I bet you didn’t think that butternut squash could get any better…  until you added apples and made this awesome autumn-inspired bruschetta! This recipe creates the perfect combination of tart, savory, and sweet, and will be the perfect appetizer before the big feast. What better way to start off the Thanksgiving festivities than with a bang? This bruschetta will do all that and more.

What you need:

Makes 8

2 cups diced butternut squash

1 cup diced apples

6 tbsp olive oil (divided)

½ tsp ground cinnamon

¼ tsp ground nutmeg

¼ tsp allspice

¼ tsp ground cloves

1 tsp kosher salt (divided)

1 tsp black pepper (divided)

8 slices french bread

1 cup ricotta cheese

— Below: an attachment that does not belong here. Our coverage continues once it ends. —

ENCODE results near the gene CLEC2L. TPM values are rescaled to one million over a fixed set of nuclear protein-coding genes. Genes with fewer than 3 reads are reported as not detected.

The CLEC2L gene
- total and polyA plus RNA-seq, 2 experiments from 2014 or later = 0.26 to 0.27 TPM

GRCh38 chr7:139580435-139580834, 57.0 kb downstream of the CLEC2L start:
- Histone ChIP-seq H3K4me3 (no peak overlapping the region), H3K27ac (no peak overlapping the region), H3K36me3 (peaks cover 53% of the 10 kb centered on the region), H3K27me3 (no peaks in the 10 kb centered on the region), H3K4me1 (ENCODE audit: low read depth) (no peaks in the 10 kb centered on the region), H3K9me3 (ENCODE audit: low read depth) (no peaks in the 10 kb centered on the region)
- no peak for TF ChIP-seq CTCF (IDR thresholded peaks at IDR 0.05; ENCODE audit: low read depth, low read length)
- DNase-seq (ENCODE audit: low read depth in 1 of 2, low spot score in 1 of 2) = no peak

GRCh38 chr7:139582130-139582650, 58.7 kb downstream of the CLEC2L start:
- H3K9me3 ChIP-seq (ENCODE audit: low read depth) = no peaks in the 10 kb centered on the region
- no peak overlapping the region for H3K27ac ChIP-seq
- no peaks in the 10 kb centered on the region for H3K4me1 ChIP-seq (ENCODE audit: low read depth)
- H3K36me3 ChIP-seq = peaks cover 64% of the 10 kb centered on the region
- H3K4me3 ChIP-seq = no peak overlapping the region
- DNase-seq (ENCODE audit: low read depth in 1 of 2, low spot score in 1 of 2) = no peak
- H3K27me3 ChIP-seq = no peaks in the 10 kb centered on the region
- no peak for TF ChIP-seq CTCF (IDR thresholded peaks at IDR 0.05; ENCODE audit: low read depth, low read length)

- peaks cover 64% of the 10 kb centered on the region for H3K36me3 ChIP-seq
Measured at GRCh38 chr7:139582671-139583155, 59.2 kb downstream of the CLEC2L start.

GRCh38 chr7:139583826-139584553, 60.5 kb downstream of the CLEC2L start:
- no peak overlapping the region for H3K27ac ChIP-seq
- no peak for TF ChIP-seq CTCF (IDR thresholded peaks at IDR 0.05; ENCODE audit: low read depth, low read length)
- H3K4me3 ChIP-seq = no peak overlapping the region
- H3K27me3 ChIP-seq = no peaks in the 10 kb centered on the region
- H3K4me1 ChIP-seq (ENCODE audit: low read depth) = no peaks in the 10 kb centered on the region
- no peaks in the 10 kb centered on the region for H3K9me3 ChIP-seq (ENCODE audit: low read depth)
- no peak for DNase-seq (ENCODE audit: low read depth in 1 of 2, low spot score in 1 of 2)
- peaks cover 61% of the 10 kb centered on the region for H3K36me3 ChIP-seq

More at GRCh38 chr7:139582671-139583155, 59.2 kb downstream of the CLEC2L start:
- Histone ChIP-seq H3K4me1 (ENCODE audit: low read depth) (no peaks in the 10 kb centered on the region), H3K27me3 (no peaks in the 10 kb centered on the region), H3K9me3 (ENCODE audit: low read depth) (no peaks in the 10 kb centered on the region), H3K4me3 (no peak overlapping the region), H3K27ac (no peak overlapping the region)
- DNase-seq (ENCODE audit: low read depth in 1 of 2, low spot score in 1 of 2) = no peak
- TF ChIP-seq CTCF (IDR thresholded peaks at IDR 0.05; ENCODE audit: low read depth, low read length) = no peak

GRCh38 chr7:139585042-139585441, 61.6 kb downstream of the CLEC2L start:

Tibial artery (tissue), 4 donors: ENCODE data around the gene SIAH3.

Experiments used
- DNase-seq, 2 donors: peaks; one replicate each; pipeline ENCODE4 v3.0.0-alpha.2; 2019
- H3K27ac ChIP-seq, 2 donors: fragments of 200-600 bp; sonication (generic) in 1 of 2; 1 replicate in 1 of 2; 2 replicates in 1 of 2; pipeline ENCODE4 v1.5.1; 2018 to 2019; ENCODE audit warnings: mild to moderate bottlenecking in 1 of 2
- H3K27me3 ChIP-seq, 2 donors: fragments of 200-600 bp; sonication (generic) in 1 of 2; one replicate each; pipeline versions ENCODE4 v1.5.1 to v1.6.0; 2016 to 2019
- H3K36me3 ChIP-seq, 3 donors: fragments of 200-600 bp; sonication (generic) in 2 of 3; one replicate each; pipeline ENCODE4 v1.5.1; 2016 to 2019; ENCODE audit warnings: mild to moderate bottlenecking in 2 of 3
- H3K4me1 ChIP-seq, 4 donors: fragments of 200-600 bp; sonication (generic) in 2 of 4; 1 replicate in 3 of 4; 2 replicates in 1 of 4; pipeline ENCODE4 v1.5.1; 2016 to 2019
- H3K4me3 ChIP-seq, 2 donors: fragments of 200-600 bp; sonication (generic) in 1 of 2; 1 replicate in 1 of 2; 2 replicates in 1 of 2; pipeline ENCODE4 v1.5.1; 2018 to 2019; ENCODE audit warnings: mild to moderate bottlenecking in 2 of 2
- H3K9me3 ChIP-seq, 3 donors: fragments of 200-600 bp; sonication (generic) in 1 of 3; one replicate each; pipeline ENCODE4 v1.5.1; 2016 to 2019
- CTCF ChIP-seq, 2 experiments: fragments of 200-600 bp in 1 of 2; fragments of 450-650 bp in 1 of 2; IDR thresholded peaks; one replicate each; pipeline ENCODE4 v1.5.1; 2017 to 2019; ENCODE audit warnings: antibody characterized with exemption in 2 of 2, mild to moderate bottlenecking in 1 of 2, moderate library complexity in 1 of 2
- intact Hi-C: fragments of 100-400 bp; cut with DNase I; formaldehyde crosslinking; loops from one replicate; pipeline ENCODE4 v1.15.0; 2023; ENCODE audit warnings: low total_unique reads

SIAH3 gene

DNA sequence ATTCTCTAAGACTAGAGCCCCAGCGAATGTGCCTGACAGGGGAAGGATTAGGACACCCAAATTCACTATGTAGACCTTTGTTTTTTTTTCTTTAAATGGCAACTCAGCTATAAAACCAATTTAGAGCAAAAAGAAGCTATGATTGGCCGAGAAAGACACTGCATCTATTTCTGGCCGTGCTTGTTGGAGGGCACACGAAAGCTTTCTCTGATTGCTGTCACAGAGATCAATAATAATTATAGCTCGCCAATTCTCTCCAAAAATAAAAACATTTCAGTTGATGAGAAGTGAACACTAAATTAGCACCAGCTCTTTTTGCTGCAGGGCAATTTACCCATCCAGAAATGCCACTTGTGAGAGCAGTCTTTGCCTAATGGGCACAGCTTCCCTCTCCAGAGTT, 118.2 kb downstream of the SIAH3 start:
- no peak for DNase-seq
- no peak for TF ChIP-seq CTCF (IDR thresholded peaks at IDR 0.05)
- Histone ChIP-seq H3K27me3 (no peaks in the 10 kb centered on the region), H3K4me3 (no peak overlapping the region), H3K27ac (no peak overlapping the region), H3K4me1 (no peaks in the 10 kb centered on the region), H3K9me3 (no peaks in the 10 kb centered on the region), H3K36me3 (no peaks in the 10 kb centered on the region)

4 cloves garlic (minced)

6-8 fresh sage leaves (chopped)

2 tbsp balsamic glaze

Directions:

  1. Preheat the oven to 425° F.
  2. Toss the butternut squash and apples with 2 tbsp olive oil, ground cinnamon, nutmeg, allspice, cloves, ½ tsp kosher salt and ½ tsp black pepper.
  3. Place in an even layer on a baking sheet and into the oven for 15 minutes.
  4. While the squash and apples are roasting, brush the sliced bread with 2 tbsp olive oil and set aside.
  5. Combine the ricotta cheese with the remaining ½ tsp black pepper and ½ tsp kosher salt, set aside.
  6. In a small skillet, add the remaining 2 tbsp olive oil over medium high heat.
  7. Add the garlic and sage leaves, saute for 1-2 minutes.
  8. Remove from the heat and toss with the squash and apples when they come out of the oven.
  9. Place the slices of bread into the oven for 4-5 minutes, or until toasted to your liking.